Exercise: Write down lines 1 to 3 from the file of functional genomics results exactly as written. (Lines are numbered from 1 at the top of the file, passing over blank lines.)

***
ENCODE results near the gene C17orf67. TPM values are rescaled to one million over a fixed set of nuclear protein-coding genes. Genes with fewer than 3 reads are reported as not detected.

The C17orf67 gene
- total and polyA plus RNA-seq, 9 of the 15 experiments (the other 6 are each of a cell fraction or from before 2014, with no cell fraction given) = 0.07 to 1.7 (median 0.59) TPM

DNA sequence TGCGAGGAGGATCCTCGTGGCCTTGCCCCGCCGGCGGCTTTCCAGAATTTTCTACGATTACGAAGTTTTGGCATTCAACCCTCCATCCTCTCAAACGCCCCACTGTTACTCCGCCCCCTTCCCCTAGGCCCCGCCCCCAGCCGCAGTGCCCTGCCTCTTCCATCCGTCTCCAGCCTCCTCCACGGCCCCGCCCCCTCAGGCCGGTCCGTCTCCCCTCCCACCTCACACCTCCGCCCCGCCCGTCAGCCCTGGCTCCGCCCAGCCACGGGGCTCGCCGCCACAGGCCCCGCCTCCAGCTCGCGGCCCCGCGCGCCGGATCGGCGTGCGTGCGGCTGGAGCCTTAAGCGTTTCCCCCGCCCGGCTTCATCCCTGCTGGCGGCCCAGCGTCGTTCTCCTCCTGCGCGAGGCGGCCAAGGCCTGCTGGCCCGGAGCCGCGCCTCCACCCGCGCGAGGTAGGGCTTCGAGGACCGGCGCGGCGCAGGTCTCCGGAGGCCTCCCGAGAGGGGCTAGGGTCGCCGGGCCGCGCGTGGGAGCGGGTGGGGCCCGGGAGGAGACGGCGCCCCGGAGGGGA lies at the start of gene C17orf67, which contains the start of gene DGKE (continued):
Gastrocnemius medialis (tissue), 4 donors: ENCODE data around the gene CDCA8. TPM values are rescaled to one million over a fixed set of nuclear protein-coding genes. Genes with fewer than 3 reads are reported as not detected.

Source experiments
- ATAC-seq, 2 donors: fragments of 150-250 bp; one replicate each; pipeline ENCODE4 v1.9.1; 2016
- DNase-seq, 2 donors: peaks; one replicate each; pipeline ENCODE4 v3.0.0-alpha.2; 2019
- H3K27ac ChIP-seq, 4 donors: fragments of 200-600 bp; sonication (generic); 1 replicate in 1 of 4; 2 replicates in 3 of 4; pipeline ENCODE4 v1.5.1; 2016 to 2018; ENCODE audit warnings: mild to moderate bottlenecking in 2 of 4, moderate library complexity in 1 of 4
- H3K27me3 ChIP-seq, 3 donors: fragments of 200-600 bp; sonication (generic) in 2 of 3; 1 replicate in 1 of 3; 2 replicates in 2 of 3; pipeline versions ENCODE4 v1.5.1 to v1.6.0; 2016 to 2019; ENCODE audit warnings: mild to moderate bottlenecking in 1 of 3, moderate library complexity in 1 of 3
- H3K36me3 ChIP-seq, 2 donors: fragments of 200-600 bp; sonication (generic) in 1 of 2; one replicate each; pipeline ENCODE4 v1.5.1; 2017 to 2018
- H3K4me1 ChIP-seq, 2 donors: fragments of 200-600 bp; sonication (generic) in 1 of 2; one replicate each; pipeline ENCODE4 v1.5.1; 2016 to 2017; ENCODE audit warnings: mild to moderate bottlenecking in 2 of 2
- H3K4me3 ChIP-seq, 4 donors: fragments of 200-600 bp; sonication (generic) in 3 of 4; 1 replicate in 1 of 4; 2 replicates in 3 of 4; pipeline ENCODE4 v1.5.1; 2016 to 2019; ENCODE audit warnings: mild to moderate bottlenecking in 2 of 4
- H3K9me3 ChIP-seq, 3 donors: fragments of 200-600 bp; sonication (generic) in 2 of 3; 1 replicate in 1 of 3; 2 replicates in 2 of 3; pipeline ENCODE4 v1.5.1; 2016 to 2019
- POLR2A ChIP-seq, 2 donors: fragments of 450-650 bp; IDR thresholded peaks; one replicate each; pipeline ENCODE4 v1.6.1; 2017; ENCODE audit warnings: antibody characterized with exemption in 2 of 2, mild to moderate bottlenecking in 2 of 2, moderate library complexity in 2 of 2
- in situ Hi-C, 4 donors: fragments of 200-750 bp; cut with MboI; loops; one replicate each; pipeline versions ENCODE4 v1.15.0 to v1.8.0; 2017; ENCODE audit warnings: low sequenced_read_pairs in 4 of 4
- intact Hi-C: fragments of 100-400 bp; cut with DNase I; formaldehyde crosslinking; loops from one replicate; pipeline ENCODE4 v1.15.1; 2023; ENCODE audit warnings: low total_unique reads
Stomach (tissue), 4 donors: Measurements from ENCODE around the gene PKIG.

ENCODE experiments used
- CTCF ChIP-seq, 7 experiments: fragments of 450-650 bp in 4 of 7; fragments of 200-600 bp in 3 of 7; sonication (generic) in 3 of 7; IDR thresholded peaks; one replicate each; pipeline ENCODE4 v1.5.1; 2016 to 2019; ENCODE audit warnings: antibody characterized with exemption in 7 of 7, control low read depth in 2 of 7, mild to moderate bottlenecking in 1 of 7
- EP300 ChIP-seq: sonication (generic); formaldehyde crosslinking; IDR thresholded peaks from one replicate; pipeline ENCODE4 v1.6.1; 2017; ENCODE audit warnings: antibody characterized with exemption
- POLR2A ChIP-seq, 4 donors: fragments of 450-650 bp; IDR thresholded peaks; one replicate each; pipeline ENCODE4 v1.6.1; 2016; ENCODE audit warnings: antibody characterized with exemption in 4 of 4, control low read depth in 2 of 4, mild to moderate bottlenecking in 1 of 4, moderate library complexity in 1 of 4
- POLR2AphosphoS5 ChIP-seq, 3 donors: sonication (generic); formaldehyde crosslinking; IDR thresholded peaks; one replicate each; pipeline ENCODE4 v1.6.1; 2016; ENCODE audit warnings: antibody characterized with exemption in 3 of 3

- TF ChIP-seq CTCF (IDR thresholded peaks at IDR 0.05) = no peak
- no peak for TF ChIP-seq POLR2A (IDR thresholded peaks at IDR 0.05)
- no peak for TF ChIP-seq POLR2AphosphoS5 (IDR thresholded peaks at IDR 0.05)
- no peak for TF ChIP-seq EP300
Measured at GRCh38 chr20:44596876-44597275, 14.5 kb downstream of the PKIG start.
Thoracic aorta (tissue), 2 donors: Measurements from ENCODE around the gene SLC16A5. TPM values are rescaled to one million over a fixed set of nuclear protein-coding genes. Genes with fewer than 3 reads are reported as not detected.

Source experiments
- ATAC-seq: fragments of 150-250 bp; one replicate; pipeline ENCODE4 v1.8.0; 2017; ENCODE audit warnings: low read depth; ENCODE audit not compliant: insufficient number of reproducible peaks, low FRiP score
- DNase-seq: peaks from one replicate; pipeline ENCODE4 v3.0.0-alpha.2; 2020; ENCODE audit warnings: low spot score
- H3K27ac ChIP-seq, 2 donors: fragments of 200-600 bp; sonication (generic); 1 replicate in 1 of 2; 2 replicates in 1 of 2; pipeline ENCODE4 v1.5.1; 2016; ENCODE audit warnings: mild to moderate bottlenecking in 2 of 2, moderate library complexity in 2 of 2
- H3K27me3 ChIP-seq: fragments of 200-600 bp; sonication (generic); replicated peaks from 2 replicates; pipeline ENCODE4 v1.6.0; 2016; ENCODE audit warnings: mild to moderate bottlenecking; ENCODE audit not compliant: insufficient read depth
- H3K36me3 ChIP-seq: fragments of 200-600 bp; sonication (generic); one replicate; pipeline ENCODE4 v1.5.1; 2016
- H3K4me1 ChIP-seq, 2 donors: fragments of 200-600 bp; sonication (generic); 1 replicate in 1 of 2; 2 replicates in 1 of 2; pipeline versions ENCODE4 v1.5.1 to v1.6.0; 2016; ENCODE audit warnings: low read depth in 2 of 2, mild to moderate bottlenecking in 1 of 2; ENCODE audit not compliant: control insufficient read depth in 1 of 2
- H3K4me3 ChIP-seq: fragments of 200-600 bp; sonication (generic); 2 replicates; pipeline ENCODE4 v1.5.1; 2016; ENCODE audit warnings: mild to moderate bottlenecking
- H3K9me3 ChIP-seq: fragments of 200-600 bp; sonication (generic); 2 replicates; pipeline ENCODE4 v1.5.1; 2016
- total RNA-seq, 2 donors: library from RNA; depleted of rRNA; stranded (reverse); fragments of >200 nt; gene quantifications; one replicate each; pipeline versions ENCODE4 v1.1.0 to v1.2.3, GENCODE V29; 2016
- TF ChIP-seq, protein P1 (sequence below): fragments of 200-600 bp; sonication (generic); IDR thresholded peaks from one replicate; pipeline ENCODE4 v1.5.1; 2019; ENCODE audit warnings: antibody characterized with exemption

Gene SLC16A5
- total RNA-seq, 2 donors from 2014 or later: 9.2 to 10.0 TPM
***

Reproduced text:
ENCODE results near the gene C17orf67. TPM values are rescaled to one million over a fixed set of nuclear protein-coding genes. Genes with fewer than 3 reads are reported as not detected.

The C17orf67 gene
- total and polyA plus RNA-seq, 9 of the 15 experiments (the other 6 are each of a cell fraction or from before 2014, with no cell fraction given) = 0.07 to 1.7 (median 0.59) TPM